Recently, I tried to install the Sync Server on a NgInx server but the big Internet could not help me much, so I decided to write this blog entry in an attempt to complete the official documentation.
For those who don’t know, the Sync Server provides passwords, bookmarks and sessions synchronisation features between multiple running Firefox’s instances. In the past, I used other alternatives, such as SyncPlaces, but the lack of integration within Firefox finally pushed me away from this solution.
Setting up Firefox to use Mozilla Foundation’s Sync Server (i.e. as a client) is pretty straightforward and if you don’t mind being dependent of the Mozilla foundation, you might choose to upload your data to their server. Privacy should not be to much of a concern as they (supposedely) encode your personnal information before transfering it to the server. Still, if, like me, you decide to have your own Sync Server (say, for the sake of being independent) you can do so as it is open source. A first version of the Sync Server was in PHP, but thanks to Tarek Ziade a Python server now also exists. Today, only the Python version of the server will be of interest to us.
As I said in the intro, I found out that setting up the Sync Server using NgInx (and Gunicorn) can be tricky, especially when you are new to the tools (as I am).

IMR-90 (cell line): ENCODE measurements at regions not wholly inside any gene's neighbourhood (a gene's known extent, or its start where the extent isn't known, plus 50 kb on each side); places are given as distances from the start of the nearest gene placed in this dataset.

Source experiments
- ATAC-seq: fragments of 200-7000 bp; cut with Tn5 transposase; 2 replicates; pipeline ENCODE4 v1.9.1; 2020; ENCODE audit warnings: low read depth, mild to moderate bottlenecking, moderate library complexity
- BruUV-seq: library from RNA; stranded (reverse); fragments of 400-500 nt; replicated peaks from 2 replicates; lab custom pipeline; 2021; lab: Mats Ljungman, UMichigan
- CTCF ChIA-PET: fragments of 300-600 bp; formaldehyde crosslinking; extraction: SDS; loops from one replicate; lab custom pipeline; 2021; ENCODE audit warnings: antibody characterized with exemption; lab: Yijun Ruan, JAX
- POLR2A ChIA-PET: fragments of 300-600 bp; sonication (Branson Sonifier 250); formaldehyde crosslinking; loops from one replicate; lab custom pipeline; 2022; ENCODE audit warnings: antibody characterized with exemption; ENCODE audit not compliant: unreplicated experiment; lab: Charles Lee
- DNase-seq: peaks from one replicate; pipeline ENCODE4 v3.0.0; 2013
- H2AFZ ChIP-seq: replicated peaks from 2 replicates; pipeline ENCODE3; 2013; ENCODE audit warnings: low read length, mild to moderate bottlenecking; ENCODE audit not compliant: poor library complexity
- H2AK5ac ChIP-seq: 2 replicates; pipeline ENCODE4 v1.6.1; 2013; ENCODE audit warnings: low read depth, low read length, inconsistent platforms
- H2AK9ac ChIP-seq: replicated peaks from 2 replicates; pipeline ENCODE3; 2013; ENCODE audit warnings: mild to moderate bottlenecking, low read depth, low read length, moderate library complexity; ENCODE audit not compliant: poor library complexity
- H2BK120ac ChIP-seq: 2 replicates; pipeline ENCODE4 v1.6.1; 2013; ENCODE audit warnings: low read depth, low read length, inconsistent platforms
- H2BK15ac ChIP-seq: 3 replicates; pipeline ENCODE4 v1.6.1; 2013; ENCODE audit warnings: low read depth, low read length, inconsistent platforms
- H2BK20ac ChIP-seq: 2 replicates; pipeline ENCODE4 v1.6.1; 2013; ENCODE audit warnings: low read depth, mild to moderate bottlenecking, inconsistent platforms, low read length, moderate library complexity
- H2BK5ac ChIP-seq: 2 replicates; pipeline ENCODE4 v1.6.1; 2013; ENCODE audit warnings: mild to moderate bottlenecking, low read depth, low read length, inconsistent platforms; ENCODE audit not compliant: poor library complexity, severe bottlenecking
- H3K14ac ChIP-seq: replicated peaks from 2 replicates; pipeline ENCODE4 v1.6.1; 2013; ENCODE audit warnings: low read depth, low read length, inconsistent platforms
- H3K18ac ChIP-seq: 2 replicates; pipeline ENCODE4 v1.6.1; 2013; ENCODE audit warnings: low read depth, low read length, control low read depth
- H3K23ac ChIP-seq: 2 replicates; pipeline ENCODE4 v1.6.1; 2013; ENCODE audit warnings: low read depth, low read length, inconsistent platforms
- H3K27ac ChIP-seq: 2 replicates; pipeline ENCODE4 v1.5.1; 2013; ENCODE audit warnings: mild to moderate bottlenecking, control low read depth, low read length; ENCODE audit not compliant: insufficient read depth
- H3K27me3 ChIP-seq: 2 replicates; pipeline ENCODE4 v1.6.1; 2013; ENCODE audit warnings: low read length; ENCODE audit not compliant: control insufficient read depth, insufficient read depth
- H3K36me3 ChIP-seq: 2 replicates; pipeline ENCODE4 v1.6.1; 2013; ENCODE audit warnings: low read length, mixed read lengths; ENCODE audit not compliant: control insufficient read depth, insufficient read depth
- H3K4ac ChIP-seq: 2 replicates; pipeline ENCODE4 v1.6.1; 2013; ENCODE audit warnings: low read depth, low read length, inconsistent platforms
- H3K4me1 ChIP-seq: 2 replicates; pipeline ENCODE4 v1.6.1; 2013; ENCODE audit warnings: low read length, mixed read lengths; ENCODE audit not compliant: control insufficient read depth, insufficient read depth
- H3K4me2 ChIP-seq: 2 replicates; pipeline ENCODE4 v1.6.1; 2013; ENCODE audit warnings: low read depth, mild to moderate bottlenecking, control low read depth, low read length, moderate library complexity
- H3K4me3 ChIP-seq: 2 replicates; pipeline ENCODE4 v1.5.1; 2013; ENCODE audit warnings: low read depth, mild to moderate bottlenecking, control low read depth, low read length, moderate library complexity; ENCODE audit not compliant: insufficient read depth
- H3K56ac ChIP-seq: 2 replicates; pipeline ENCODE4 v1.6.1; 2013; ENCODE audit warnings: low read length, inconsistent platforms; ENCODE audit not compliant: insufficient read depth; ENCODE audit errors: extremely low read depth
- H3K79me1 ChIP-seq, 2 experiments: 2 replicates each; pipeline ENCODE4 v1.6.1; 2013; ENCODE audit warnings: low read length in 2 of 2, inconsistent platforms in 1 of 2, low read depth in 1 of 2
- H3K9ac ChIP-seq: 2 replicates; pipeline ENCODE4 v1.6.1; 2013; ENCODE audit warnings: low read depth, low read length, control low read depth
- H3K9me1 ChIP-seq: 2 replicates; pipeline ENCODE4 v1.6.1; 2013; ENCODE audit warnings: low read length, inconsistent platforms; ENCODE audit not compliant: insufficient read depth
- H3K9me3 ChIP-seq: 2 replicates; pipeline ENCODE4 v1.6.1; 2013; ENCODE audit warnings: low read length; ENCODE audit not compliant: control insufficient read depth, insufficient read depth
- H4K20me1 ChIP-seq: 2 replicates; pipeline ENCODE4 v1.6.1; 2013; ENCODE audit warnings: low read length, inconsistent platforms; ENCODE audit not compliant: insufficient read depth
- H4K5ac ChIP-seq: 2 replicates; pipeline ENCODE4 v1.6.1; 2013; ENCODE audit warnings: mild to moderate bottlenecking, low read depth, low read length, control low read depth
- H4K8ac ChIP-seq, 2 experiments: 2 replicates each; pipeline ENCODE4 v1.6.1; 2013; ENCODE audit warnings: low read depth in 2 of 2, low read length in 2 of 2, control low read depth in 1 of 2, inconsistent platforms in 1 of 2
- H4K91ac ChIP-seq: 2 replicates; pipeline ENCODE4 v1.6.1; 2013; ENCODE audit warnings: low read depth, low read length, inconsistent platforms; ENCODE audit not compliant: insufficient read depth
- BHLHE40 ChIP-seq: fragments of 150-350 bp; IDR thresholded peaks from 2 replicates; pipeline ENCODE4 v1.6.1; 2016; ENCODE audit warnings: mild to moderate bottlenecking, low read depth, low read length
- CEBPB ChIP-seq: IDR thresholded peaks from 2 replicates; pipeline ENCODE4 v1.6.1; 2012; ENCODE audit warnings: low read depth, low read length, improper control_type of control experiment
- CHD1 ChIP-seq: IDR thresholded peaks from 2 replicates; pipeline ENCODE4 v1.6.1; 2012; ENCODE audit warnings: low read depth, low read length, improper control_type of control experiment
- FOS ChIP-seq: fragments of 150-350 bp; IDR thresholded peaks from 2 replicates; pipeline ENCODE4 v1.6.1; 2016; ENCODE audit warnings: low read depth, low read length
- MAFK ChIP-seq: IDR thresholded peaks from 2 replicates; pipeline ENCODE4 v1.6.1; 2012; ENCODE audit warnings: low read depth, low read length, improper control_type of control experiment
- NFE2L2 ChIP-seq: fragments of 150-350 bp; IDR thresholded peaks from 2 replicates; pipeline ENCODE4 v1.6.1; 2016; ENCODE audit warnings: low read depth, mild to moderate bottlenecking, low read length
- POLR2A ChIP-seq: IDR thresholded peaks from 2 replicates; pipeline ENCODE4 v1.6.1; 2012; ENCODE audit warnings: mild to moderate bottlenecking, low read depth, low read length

In a way, you can see this page as a complement to the excellent Sync Server documentation.
So, let’s get started!
First, you need to download the Sync Server:
In order to complete our installation with some important tools, you may want to type in the following command:
Now, let’s take a look at the configuration files. In the developpement.ini file, modify the server:main block so it looks like this:
This configuration will enable gunicorn to listen on the syncserver.sock socket file. You may want you syncserver.sock to be only read/write accessible to your NgInx server, either by relaxing the permission on the file, or by starting the gunicorn_paster with the same group as your Nginx server.
That’s it, this part is done. You can check that everything is in order by starting the Sync server. In the Sync server source directory, type the following:
It should output something similar to this:
On the NgInx side:
Here you can witness some “rewrite” wizardery. I use it because we do not want your sync server to sit on the root of my website. If you want to use the sync server directly at the root of your website, you can remove it.
If you want to automate when the server starts, you could easily make a script out of it. I choose not too, so I won’t document that aspect. However, if you write one, I’ll be interested in knowing which solution you choose.
That’s it for today.